What, And Give Up Show Business?

Photo of Fred Taylor in 1962
Fred Taylor in 1962

Since early 2015, I’ve been working with Fred Taylor of Scullers Jazz Club in Boston on the story of his life in the music business. He tells the stories to me, and I turn them into prose—in other words, I’m the “as told to” guy. Fred’s epic is titled What, And Give Up Showbiz? That’s the punchline to an old industry joke, and it’s meant to evoke both the elation and the exasperation that goes with the job. When it was good, it was very good, and when it wasn’t so good… well, he could always go back to the first job he had after college, selling mattresses.

Besides information-gathering and writing, I’m also responsible for fact checking and making sure the information supplied in Fred’s voice is correct.

Taylor’s career as an industry professional began in 1960, and over time his overlapping job titles have included artists’ manager, booking agent, promoter, publicist, recording studio manager, concert producer, entertainment director, and talent scout. He’s also been a mentor, adviser, and provider of a couch to crash on for many a musician. He was co-owner of the fabled Boston nightclubs the Jazz Workshop and Paul’s Mall from 1965 to 1978, operator and owner of the Harvard Square Theater from 1977 to 1986, producer of the Great Woods Jazz and Blues Festival from 1986 to 1988, and artistic director of the Tanglewood Jazz Festival from 2001 to 2007. From 1991 to 2017, Taylor was artistic director at Scullers Jazz Club, a Boston institution that has a permanent place on Downbeat magazine’s annual list of the best clubs in the world. He was  recognized by the Jazz Journalists Association for his lifetime commitment to jazz in 2010, and received the very first George Wein Impresario Award, presented in 2015 by the Berklee College of Music and Mr. Wein himself. He thinks of it as sort of a battle ribbon, something to mark his making it for 55 years in a sometimes-rough business. If you look around the local entertainment landscape, his is the longest running show in town.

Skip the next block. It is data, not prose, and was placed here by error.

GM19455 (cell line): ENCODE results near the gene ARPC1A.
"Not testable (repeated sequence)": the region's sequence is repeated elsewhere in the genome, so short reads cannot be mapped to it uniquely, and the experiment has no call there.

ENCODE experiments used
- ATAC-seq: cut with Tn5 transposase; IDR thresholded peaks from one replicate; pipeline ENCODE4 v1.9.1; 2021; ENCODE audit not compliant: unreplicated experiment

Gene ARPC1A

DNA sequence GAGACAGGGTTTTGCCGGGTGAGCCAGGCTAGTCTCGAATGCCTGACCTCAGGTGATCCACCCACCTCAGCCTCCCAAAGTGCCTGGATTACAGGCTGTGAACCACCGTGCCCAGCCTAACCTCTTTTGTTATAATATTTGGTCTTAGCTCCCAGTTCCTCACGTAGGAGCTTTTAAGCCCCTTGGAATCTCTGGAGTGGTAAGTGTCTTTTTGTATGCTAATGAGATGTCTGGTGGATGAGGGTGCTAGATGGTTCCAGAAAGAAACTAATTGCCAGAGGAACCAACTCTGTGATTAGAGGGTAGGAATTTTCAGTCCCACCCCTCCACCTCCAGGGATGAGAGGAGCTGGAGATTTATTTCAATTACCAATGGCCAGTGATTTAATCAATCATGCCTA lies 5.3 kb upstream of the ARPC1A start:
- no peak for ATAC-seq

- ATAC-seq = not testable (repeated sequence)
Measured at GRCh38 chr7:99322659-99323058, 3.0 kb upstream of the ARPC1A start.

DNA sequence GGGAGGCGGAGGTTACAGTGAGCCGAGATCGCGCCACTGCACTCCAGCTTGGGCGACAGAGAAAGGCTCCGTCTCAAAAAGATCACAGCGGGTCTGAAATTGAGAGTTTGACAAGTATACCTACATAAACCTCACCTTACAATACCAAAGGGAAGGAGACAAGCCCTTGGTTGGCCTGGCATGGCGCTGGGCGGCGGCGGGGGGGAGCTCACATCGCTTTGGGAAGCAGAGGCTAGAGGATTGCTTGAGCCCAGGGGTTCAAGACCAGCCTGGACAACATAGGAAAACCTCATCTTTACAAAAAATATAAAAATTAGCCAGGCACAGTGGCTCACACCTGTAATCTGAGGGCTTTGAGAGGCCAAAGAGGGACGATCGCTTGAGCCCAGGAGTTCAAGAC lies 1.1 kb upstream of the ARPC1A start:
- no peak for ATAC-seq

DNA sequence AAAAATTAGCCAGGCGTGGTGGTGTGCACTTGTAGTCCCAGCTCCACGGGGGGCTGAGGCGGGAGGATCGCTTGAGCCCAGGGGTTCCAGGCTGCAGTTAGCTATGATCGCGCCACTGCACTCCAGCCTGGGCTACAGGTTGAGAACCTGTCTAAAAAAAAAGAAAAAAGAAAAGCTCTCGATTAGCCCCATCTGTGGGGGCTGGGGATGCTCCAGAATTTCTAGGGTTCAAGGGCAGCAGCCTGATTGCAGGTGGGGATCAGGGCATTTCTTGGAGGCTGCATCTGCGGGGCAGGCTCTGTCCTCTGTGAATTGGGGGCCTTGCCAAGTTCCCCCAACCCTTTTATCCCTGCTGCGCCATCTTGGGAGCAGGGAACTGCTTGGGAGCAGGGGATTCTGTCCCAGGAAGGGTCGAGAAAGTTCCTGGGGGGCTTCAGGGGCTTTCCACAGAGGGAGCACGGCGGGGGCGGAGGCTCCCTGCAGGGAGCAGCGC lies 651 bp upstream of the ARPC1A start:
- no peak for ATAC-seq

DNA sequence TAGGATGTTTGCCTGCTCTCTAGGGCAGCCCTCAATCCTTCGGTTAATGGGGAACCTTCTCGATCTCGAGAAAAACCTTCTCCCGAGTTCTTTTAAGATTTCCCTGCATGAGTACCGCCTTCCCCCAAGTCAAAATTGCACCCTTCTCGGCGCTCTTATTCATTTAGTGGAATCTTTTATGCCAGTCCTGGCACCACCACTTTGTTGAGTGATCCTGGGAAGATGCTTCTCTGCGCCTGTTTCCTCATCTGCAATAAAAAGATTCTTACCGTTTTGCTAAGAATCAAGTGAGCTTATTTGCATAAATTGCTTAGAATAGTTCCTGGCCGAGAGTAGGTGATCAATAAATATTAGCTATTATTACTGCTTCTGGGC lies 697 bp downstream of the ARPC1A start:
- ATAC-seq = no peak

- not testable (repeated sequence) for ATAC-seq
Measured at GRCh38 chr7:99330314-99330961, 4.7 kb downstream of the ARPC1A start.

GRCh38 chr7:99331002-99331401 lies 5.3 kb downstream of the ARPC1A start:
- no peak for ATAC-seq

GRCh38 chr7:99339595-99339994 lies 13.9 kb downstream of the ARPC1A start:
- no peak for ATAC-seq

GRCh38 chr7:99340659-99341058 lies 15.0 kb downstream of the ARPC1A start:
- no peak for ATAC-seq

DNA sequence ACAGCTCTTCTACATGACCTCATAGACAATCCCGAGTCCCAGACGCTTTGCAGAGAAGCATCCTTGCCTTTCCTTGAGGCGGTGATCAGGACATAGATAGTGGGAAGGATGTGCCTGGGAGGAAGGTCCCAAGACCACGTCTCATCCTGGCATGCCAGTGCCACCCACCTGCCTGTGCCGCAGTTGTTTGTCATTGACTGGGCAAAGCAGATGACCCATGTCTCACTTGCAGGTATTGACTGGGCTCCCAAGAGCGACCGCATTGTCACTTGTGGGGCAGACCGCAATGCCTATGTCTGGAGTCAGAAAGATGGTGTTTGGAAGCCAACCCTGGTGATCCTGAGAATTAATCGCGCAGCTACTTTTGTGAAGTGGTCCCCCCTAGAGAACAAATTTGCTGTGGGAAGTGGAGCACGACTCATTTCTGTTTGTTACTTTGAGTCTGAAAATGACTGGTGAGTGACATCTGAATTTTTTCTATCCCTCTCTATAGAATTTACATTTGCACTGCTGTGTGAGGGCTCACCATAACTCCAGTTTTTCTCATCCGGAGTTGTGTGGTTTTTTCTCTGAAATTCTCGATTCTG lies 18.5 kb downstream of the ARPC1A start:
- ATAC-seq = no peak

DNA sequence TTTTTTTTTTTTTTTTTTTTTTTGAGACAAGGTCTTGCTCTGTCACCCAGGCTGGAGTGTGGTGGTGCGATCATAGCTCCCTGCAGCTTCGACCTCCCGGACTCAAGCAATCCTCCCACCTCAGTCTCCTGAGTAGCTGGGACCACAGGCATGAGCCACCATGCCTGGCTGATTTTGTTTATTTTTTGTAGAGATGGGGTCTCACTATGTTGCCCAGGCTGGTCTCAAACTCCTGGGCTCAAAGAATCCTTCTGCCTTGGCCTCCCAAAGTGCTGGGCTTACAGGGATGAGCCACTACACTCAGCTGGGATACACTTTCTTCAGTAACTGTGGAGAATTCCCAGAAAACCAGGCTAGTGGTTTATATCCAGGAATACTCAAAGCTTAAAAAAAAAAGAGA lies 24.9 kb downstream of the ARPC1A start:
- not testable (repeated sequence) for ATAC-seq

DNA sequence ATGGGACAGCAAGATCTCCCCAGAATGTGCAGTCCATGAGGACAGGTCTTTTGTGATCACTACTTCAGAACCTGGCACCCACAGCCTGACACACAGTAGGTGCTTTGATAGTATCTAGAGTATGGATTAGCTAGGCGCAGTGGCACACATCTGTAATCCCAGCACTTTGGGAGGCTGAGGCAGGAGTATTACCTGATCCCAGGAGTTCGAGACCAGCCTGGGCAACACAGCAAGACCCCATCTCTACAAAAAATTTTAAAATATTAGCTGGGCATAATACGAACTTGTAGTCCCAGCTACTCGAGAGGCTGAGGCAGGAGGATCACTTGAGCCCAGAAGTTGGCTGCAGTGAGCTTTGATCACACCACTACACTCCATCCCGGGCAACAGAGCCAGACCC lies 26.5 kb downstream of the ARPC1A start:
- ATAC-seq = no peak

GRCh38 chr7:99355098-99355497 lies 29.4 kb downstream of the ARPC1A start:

Taylor’s entertainment universe is peopled by a galaxy of singers, saxophonists, and stand-up comics. There are stories of his encounters with the greats from across the entertainment world, from legendary figures like Miles Davis and Dave Brubeck, to the superstars who rose to prominence in the 1970s like Bob Marley, Lily Tomlin, Billy Joel,  and Earth, Wind & Fire, to the stars of today, like Diana Krall and Grace Kelly. They’re all part of Fred’s world, and you’ll learn about them, and him, and the ups and downs of Fred’s utterly unpredictable career in the pages of this book.

In addition, Fred has witnessed significant change throughout the entertainment industry over the span of his career, and he’s managed to survive all of it. He shares his observations on an industry always in transition. And disruption in Boston, from the building of New Boston to the busing crisis, provides a backdrop to the story. This is a fresh take on the recent cultural history of Boston, told by someone who was in the middle of it.

We’re shopping the proposal to publishers now, so I’d say this project is in the “really, really active” stage. Stay tuned!